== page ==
Q. The spread of market institutions worldwide has very powerful supporters and very vocal detractors. What does Jewish tradition tell us about this phenomenon?
A. “Globalization” refers to the increasing integration of the economies of virtually all nations of the world into a more unified global economy, in which market forces are dominant and multi-national companies play a major role.
Globalization tends to arouse extreme reactions. Some commentators view globalization with practically messianic admiration. It brings growth, democracy, peace, and integration of cultures leading to brotherhood.
Others have tended to demonize globalization, adopting a pessimistic view of the identical phenomena: It brings despoiling of poor countries, a breakdown of traditional social and authority structures, competition and resentment leading to conflict, and destruction of indigenous cultures resulting in a degraded world culture of the lowest common denominator.
In order to discern the Jewish approach to these questions, we need one fundamental insight: the process of globalization is not really a new phenomenon. The great empires of the ancient Near and Middle East also united markets and imposed aspects of the conqueror’s cosmopolitan culture on a multitude of poorer and tinier kingdoms. The sages of the Talmud experienced this process and had a number of enlightening insights regarding it.
Our ancient rabbis certainly knew how to appreciate the economic benefits of globalization — the ability to enjoy the products of many nations at a reasonable price and with minimal effort. The Talmud relates: “Ben Zoma…used to say, how much effort Adam had to invest in order to eat bread: he had to plow, sow, gather, heap, thresh, winnow, sort, sift, knead, and bake. Only then could he eat. Yet I wake up and find all of these prepared for me!…All the nations of the world go out of their way and come to my door step, and I wake up to find all these before me.” (1) So those enamored of globalization can find support for their view in the Jewish tradition.
Yet other Jewish leaders were keenly aware that economic development can be a tool of domination and moral decay. When Rebbe Yehuda praised the Romans saying, “They have established marketplaces, built bridges, and made bathhouses,” Rebbe Shimon bar Yochai replied cynically: “They have established marketplaces in order to provide a place for prostitutes; bathhouses to indulge themselves, and bridges in order to collect tolls.” (2) It seems that the non-governmental organizations who protest the destructive impact of globalization also have a very distinguished precedent!
But it is critically important to note that Rebbe Shimon bar Yochai did not deny the benefits of marketplaces or bathhouses. The opposite is true, as we learn from the continuation of this very same story. The Talmud goes on to relate that the Roman authorities sought to punish Rebbe for his words; he hid out with his son for a number of years until the decree was rescinded. As he left the cave where he had been hiding, he decided that he had to do something practical to help mankind. His model, states the Talmud, was the patriarch Yaakov. For the Torah tells us that when Yaakov reached Shechem, he “graced” the city (Genesis 33:18). Our tradition explains that he graced it with some kind of material benefit, giving the specific examples of a marketplace or a bathhouse!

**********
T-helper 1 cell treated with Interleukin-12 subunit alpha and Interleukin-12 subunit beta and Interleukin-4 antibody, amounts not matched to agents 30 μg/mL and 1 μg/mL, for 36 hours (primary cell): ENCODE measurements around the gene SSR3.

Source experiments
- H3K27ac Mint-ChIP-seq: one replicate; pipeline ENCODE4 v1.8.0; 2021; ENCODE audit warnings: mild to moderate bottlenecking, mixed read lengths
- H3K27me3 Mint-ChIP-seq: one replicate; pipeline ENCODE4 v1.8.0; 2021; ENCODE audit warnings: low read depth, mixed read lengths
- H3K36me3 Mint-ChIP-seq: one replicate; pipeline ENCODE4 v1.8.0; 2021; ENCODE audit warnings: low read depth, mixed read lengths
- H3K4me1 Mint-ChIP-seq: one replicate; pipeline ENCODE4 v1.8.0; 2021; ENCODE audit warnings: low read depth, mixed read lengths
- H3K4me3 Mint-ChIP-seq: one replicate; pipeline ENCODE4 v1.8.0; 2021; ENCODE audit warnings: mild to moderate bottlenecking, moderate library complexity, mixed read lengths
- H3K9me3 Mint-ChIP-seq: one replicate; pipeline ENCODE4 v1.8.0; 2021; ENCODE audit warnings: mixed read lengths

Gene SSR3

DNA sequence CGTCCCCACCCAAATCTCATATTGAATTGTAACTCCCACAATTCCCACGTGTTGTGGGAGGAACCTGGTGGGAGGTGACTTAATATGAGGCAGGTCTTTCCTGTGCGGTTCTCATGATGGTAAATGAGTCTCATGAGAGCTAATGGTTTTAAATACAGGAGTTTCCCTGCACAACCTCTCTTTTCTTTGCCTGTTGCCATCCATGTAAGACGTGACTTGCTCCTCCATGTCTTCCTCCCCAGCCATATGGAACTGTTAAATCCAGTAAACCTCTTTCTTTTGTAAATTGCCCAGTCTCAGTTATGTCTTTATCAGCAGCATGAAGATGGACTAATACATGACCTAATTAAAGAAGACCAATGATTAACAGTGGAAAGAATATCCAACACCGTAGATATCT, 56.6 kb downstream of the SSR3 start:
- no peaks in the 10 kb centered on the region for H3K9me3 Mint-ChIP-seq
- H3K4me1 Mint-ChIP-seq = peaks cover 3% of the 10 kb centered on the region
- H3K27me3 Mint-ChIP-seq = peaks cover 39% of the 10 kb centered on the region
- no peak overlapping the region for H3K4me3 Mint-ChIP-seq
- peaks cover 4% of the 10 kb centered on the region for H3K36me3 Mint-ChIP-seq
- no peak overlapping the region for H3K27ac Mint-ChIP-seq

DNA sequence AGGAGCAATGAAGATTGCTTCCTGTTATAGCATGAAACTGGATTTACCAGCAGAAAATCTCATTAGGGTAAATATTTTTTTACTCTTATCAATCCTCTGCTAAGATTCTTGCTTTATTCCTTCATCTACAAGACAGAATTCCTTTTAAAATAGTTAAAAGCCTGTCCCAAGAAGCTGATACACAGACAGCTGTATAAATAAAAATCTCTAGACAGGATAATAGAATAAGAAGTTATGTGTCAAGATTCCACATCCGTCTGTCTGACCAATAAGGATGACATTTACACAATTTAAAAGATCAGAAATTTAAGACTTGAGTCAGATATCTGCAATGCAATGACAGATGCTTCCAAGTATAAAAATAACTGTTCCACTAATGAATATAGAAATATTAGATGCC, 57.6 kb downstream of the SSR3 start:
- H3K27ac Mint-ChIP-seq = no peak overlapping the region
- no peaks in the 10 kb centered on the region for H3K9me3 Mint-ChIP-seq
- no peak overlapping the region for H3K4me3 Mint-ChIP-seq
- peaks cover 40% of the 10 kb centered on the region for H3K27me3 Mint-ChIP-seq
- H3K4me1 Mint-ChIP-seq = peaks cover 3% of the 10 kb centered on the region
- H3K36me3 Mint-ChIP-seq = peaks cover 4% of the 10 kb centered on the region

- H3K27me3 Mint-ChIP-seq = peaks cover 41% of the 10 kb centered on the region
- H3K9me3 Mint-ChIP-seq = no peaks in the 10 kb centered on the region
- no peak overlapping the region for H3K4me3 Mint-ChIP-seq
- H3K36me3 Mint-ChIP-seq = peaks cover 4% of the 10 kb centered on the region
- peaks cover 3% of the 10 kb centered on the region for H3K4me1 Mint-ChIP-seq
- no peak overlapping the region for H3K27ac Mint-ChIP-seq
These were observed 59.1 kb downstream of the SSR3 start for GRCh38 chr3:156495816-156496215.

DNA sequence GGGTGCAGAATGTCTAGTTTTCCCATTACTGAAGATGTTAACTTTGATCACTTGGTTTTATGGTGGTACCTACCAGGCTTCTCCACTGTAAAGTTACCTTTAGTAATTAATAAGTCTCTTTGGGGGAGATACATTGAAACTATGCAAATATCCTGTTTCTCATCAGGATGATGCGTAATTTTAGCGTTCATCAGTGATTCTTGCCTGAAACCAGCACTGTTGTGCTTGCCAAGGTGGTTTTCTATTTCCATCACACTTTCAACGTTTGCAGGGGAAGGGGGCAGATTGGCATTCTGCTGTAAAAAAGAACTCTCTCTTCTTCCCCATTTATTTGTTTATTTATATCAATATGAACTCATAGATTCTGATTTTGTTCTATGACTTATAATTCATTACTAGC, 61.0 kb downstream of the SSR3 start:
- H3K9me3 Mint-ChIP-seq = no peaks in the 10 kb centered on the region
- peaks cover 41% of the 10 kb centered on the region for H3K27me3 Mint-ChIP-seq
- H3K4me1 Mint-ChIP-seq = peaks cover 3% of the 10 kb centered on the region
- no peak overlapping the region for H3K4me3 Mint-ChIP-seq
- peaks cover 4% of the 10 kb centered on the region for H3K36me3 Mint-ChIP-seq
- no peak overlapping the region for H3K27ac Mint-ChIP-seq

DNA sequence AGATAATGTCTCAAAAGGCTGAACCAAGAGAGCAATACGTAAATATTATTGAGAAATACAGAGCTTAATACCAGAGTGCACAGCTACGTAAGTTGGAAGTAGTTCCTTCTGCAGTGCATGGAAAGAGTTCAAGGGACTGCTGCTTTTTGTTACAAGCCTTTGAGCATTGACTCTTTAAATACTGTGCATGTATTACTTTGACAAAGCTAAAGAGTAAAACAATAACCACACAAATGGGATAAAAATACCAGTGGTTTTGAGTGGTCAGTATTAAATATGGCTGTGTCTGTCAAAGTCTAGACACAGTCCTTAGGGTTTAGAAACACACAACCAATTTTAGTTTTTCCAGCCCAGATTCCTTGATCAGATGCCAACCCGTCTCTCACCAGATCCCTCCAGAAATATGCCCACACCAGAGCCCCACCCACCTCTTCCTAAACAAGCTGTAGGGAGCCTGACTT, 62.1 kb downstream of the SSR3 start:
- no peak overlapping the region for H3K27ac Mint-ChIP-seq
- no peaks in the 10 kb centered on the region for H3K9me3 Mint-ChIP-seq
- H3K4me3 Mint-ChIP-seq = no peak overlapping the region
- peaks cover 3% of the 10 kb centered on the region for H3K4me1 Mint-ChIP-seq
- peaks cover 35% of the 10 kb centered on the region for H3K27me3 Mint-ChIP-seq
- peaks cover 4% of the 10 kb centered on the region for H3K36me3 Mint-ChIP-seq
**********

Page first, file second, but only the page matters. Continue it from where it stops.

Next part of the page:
So we see that markets can be either a mortal enemy which we may risk our lives to protest, or conversely a source of human benefit which we go out of our way to establish. What exactly is the distinction? We need to examine more carefully the differences between globalization a la Yaakov and globalization a la the Roman empire. Let us examine a few:
- INTENTION: Rebbe Shimon’s statement that the intention of the Romans was for self-indulgence and self-aggrandizement is echoed by a very similar passage in the Talmud. (3.) By contrast, Yaakov’s intention was to “grace the city” — to show friendship to the inhabitants.
- MORALITY: The Romans used the marketplace as a site for immorality such as prostitution. By comparison, we know that the family of Yaakov during the stay in Shechem were extremely zealous about morality and modesty.
- COMPULSION: The verse in Genesis states that Yaakov graced the face of the city. The commentators explain that this means he didn’t actually enter the city but established his encampment — and his marketplace — on the outskirts. This demonstrates a desire to attract, rather than compel, the residents to take advantage of the benefits of markets. This is rather different than the heavy-handed approach of Rome.
- RESPECT FOR LEGITIMATE LOCAL LEADERSHIP: We see from the Torah that Yaakov tried to work with the king and prince of Shechem — who obviously enjoyed the support of the citizens. The Midrash states that he sent gifts to all of the leading ministers. (4)
- CONSISTENCY: One of the complaints against globalization is that the rich countries who try to impose market institutions in developing countries are personally busy trying to evade these same institutions by attaining special political favors. We see that Yaakov not only encouraged equitable market institutions, he also exemplified them by paying full price for his field. (Genesis 33:19.)
Globalization can be a force for both economic and humanistic benefit as long as both the powerful groups which spread it and the cultures that adopt it keep it in perspective. Worldwide markets are a good basis for prosperity and understanding, but we need to be careful not to follow the example of Rome that used them as a bridgehead for immorality and domination. Rather, we need to follow the example of Yaakov, who realized that the marketplace is a benefit when it has grace — a sense of proportion and propriety.
(1) Babylonian Talmud Berakhot 58a.
(2) Babylonian Talmud Shabbat 33b.
(3) Babylonian Talmud Avoda Zara 2b.
(4) Bereshit Rabba